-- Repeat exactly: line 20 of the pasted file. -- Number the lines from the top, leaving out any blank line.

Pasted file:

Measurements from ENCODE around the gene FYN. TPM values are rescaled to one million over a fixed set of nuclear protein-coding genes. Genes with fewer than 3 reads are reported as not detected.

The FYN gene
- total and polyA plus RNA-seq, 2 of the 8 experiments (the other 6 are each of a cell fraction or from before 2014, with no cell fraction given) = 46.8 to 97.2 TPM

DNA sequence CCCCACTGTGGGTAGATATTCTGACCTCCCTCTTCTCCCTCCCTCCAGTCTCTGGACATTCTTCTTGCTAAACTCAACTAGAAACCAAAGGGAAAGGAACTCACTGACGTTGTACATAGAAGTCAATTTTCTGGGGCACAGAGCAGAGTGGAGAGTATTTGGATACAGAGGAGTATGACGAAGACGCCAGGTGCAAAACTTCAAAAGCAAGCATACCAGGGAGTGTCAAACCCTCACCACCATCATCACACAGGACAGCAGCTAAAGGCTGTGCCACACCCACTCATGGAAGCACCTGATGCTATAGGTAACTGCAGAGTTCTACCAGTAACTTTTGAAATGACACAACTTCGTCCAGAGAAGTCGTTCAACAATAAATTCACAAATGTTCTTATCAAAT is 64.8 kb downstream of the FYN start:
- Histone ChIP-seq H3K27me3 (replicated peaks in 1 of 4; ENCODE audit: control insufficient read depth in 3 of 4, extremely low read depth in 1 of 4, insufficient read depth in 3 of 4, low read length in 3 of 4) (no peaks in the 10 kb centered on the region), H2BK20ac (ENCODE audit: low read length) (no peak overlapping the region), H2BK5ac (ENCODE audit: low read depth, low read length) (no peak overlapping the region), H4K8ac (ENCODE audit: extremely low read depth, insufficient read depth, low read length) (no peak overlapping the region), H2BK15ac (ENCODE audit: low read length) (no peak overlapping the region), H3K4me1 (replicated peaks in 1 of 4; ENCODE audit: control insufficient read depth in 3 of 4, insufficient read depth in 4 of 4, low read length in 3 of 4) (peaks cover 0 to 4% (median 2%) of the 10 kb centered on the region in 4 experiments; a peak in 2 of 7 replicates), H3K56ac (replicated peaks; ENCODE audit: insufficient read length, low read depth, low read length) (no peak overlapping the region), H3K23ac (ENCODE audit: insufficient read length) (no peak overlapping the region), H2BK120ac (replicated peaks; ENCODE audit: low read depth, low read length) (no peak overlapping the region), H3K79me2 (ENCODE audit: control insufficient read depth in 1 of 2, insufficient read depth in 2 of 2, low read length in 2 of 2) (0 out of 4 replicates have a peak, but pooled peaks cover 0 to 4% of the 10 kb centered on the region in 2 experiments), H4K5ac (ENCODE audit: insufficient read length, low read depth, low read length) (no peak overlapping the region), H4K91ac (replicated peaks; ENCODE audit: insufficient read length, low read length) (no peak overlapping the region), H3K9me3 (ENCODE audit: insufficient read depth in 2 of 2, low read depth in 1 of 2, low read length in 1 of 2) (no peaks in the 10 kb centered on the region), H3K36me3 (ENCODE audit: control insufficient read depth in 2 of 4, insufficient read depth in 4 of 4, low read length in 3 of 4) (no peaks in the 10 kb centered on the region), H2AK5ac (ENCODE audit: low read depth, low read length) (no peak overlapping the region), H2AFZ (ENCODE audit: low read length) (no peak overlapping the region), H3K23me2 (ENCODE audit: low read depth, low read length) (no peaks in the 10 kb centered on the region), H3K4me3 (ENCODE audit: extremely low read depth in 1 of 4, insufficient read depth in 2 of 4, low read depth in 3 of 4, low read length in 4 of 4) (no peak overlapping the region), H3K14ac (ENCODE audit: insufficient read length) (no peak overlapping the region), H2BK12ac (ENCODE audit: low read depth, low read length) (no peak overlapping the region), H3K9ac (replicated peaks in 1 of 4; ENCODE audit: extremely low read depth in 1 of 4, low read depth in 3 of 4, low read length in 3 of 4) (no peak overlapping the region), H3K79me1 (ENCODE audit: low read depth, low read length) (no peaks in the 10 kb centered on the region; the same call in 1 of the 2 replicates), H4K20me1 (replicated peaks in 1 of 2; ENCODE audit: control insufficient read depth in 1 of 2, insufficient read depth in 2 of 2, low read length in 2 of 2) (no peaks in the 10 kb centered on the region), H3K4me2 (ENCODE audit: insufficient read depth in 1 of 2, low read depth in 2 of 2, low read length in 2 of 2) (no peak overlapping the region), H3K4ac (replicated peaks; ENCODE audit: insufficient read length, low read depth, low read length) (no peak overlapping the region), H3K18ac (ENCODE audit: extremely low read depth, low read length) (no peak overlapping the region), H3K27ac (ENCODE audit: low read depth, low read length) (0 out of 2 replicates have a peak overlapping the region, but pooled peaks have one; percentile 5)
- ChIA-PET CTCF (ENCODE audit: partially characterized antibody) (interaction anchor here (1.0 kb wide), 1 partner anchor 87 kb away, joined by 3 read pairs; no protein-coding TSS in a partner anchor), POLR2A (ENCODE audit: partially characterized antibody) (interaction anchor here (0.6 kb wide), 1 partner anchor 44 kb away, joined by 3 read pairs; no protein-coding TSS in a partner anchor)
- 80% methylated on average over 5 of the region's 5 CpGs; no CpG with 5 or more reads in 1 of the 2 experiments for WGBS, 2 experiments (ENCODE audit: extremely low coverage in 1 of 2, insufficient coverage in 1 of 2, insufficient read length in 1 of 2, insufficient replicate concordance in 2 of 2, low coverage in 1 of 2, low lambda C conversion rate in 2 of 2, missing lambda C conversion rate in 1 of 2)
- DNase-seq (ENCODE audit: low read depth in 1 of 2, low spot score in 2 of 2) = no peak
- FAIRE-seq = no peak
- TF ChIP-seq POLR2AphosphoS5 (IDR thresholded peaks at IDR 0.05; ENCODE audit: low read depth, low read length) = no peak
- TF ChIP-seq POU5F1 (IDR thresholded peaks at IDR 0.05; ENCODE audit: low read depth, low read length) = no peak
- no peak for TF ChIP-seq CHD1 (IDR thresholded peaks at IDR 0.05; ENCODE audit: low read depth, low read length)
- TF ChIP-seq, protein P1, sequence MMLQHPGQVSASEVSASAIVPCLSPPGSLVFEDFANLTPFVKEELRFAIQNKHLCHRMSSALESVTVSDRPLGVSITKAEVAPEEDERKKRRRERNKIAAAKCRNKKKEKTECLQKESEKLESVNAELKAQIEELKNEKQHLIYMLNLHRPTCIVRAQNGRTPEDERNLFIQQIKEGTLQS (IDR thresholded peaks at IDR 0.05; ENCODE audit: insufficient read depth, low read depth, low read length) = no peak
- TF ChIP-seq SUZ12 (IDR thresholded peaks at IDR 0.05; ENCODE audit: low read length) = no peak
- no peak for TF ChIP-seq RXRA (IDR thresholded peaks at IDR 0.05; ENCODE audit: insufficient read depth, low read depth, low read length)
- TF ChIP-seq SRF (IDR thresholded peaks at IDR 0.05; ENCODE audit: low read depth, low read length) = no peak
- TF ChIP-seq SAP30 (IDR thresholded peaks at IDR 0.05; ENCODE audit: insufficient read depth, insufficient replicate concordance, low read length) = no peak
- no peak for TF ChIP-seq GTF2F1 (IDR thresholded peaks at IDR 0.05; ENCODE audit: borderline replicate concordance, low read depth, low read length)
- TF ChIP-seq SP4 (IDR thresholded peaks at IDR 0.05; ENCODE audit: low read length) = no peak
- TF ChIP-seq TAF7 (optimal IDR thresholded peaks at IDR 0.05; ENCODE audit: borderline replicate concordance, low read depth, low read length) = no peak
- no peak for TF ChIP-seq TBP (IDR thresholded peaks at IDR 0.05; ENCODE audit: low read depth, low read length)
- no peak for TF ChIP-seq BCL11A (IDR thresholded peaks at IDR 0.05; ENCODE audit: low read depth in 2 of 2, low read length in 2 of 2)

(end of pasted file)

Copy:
- TF ChIP-seq TAF7 (optimal IDR thresholded peaks at IDR 0.05; ENCODE audit: borderline replicate concordance, low read depth, low read length) = no peak